We believe Spectrum is in the early innings of its transformation and should also see continued organic sales growth as it invests proceeds form divestitures into its business. Despite recent improvements in its share price, the company still trades at meaningful discount to its peers on an enterprise value/earnings before interest, taxes, depreciation and amortization basis.
Returning to power? The portfolio’s Utility names lagged on a relative basis with the shortfall stemming from a stock-specific issue in the group. FirstEnergy (FE) is a business we’ve owned in the past and sold out of after shares had appreciated following its successful transition to a pure regulated utility through the divestiture of its merchant power unit.
We initiated a new stake in FirstEnergy in March after shares sold off due to concerns that the recession would have an outsized impact on the company’s industrial-oriented client base. Similar to our successful experience in the past, we felt that the company was attractive given its meaningful discount to its peers.
Subsequent to our investment, FirstEnergy was named in an investigation related to $60 million of payments made by the merchant power entity to Ohio politicians. Our initial reaction when news broke was to reduce our exposure to the company, however, we continued our due diligence on the matter and believe that market reaction overestimated the likely fallout from the investigation.
As shares fell in price, we added to our position in the belief that as the matter proceeds, some of the clouds casting a shadow on the business will subside.
A bad haircut. The portfolio’s holding in Consumer Discretionary were up modestly on an absolute basis but lagged the sector average for the benchmark. Most of the weakness came from a single name, Mohawk Industries, Inc. (MHK), a building products company and the dominant U.S. player in flooring. Shares sold off after details from a class action lawsuit filed against the company were disclosed. The lawsuit alleges that management manipulated sales figures for one of its products through questionable accounting practices.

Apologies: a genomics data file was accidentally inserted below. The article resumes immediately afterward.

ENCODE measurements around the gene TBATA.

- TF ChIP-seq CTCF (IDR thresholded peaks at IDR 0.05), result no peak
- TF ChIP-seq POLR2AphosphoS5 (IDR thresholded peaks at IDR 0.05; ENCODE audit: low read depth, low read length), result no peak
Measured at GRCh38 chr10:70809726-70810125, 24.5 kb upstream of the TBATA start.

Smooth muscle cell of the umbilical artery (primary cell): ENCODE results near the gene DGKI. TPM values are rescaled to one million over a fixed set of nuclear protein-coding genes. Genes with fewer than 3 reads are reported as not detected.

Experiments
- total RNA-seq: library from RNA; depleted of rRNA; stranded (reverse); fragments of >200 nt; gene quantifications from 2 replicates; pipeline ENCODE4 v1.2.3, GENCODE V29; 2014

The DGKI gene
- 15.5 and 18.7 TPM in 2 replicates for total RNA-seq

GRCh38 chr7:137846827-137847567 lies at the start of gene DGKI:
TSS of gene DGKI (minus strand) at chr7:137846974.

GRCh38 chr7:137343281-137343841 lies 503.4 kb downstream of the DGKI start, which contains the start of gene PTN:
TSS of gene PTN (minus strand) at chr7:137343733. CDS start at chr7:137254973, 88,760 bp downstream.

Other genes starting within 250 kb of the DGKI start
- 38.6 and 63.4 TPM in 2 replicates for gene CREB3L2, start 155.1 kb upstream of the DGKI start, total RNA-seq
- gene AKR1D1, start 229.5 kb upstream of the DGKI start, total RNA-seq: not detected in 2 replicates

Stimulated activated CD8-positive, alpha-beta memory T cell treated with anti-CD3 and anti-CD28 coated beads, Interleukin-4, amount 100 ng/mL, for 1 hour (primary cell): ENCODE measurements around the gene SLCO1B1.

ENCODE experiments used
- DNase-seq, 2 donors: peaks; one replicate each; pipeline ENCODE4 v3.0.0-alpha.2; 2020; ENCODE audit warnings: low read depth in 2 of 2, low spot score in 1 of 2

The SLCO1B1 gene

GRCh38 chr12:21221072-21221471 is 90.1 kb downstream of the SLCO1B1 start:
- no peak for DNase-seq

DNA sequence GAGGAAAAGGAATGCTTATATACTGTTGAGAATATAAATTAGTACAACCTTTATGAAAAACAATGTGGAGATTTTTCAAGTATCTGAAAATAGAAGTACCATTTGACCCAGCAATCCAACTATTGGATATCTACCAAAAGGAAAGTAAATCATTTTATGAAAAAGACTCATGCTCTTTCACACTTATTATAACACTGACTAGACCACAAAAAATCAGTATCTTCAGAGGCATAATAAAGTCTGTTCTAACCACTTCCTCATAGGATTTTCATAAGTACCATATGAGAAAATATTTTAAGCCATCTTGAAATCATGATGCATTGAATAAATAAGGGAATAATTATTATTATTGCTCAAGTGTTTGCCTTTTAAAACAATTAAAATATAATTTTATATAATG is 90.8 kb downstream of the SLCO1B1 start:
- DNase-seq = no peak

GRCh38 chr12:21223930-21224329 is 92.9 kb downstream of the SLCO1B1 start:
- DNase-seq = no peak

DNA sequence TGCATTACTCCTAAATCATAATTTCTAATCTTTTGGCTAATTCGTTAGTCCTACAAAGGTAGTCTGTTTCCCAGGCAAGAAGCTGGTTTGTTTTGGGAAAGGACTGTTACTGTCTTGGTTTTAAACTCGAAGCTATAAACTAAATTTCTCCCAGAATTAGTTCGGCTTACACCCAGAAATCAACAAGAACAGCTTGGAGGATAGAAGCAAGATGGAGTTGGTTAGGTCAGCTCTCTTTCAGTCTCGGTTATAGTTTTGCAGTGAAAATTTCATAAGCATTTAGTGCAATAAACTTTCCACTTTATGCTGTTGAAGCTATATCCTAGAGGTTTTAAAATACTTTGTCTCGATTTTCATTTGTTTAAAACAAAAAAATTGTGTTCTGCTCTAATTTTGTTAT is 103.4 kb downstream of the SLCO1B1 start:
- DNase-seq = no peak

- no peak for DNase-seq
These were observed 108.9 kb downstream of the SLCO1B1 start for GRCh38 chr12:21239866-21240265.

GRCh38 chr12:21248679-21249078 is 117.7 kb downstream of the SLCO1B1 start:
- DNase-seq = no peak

After digging deeper into the allegations, we chose to significantly reduce our exposure to the name and continue to monitor the situation.
While we continue to monitor macro events that will impact the global economy, our focus remains on finding businesses where we believe valuations reflect a misunderstanding of risk and those businesses that are poised to succeed against a variety of backdrops. Rich valuations across broad swaths of the equities market has left little room for error for businesses striving to meet what we view as overly optimistic earnings estimates. As a result, we have sought to own overlooked businesses where even incremental improvement should result in meaningful upside in share price. The lack of consensus on how long the business cycle will continue its robust growth has led to attractive valuations in both economically sensitive and defensive areas.
Outlook and Positioning
With the expectation that rates will remain near historically low levels for the foreseeable future, many investors have embraced businesses based on rosy forecasts for earnings expansion despite elevated valuations. The dynamic has been a headwind for Value investors like ourselves.
The current challenging environment, should, in our view, give way to a market where businesses fail or succeed based on idiosyncratic factors and where fundamental analysis shines.
As we sort through the companies that hit our radar, we will not change our philosophy or process. The team continues to focus on valuations, balance sheet strength and catalysts that can result in a change in perception by investors. This approach should result in a favorable risk-reward profile in the quarters and years ahead.
Thank you for the opportunity to manage your capital.